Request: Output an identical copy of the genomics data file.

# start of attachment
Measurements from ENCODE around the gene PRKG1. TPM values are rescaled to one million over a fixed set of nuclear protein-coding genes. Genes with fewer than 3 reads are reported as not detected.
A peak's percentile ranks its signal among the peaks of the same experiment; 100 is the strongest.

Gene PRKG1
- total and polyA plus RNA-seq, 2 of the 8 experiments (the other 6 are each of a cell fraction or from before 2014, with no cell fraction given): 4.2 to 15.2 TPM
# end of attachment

Measurements from ENCODE around the gene PRKG1. TPM values are rescaled to one million over a fixed set of nuclear protein-coding genes. Genes with fewer than 3 reads are reported as not detected.
A peak's percentile ranks its signal among the peaks of the same experiment; 100 is the strongest.

Gene PRKG1
- total and polyA plus RNA-seq, 2 of the 8 experiments (the other 6 are each of a cell fraction or from before 2014, with no cell fraction given): 4.2 to 15.2 TPM